“From the Dust of the Earth” is a powerful addition to the evolution conversation
Reviewed for The Catholic Post by Matthew Vander Vennet
Many Christians today bristle when someone mentions the word “evolution.” This reaction has become unfortunately too common. As Catholics, we do not need to shy away from the conversation and debate regarding evolution and the Faith.
Dr. Matthew Ramage’s recently released book from The Catholic University of America Press — “From the Dust of the Earth: Benedict XVI, the Bible, and the Theory of Evolution” — is a powerful addition to the conversation.
A noted scholar on Pope Benedict XVI and his writings (and former son of the Catholic Diocese of Peoria), Ramage seeks to address the perceived dissonance between evolution and the Faith. Spoiler alert: there is none.
This work is a well-planned excursus through the deep thought sustained over decades by the emeritus pontiff and his wrestling with the most fundamental questions of man’s origins in light of the Catholic faith and of the last two centuries of the scientific revolution.
The volume is divided into three sections, each building to the climax at the end. Part one addresses the preliminary philosophical questions and misconceptions regarding faith and science. A particularly favorite chapter of mine in this section was chapter three where Chesterton, Tolkien, and Lewis were all referenced in the discussion regarding how God creates through evolution.
Part two discusses how to read the Bible’s creation narratives in light of Ratzinger and Catholic Tradition. The native context of the creation account is integral to understanding what the authors of the text were aiming to convey about God and man’s relationship.
Finally in part three, Ramage unpacks the way to understand man’s special creation and the Fall in an evolutionary context in light of the previous two parts. An appendix and copious bibliography are included for further study on the matter.
THE CREATIVE ACT OF GOD
The heart of the question relates to the origins of man. Both faith and science are ways of understanding those origins. What Ramage suggests is to read Genesis with the assistance of Pope Benedict and in light of Catholic Tradition.
First, however, groundwork must be laid in order to begin to grow in understanding on how Christians can answer objections to the perceived dichotomy. That groundwork includes the proper way to view and interpret the creation narratives in their historical contexts, but also the critical study that has been undertaken in biblical studies and the empirical sciences in the last two centuries. Unfortunately, most people — including Catholics — fall into an either/or situation when it simply is not the case. Catholicism is the great both/and religion and the thought of the emeritus pope offers us a way to fully engage in the conversation in a cogent and robust manner.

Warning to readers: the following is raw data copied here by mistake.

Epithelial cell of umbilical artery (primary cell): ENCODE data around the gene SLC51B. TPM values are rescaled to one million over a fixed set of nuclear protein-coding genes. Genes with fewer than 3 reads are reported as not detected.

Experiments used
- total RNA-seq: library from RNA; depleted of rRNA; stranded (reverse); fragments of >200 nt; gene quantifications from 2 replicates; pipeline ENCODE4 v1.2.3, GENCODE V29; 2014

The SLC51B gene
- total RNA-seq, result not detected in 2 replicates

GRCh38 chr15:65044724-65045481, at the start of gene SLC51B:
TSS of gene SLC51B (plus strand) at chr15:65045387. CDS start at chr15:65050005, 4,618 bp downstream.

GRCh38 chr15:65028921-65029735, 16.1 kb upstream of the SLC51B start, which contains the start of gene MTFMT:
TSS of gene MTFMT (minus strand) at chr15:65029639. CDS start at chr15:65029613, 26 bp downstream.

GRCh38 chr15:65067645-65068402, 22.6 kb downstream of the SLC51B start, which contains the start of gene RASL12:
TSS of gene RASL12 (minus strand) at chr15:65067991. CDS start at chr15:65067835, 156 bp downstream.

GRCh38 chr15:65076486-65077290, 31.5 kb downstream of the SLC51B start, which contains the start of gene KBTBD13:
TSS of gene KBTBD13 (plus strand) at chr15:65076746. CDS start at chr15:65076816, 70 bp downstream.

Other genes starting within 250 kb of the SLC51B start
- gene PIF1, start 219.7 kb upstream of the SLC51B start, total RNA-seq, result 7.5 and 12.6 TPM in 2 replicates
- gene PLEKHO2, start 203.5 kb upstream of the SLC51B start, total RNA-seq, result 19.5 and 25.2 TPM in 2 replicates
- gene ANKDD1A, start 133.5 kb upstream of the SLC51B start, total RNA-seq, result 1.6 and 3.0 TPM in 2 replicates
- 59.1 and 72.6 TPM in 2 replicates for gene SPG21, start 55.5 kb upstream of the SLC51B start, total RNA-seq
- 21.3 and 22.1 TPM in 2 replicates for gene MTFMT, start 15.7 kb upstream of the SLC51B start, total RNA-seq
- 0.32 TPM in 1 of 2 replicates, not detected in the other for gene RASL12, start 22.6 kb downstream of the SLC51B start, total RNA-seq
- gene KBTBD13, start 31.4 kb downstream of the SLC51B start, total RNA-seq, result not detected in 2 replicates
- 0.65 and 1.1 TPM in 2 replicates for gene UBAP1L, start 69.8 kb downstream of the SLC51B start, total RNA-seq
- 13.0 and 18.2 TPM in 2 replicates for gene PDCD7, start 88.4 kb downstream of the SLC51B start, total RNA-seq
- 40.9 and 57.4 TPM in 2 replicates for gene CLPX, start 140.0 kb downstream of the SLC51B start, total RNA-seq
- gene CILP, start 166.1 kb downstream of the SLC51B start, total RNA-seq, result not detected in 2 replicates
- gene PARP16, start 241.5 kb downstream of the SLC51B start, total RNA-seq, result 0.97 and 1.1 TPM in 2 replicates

A key to understanding Pope Benedict XVI/Joseph Ratzinger’s thought on evolution is that it is a movement. Thus, quoting Ratzinger, “‘evolution is . . . simply the understanding of creation in its temporal actuality.’” (72) Put simply, the creative act of God is manifest from our perspective as history. Creation itself, as a whole, should be understood as an expression of the Logos. Of course, this Logos — the Eternal Word — is Jesus Christ.
As such, the entirety of the cosmos and of its progression, so to speak, is understood only in light of Christ and the paschal mystery. The Alpha can only be understood in light of the Omega. In fact, “the shape of all creation may be described as paschal or cruciform.” (271) According to Ratzinger, suffering and death was integral to God’s plan from the beginning.
NOT SO MUCH HOW, BUT WHY
Benedict’s teaching, as explained by Ramage, ultimately states “the dynamic of evolutionary history on earth . . . has a profound connection to the definitive heavenly transfiguration of the cosmos at the end of time (where, passing through death, all life will be transfigured and conformed to the image of Jesus Christ).” (272) It is not necessarily how man was created at some distant point in the past, but why he was created in the first place that Benedict focuses upon. Truly, asking the right questions becomes just as important as the answers those questions seek.
It is quite difficult to convey the import of this work in the few paragraphs of a review. Dr. Ramage’s book is a timely and needed work in the quest to explain human origins in light of Faith and science. Not only does the work further the dialogue and conversation on the matter of faith and evolution, it also contributes to the scholarship and understanding of one of the greatest theological minds of the 20th century and his thoughts.
The work is deeply annotated without being distracting. Those with both a scientific and/or theological background will find the volume illuminating. However, anyone who is interested in tackling this subject will ultimately benefit from reading this volume. It is a highly accessible work for anyone willing to take the time to read it and it is highly recommended.
Matthew Vander Vennet is director of advancement and development at The High School of Saint Thomas More in Champaign and a member of The Catholic Post’s book review team.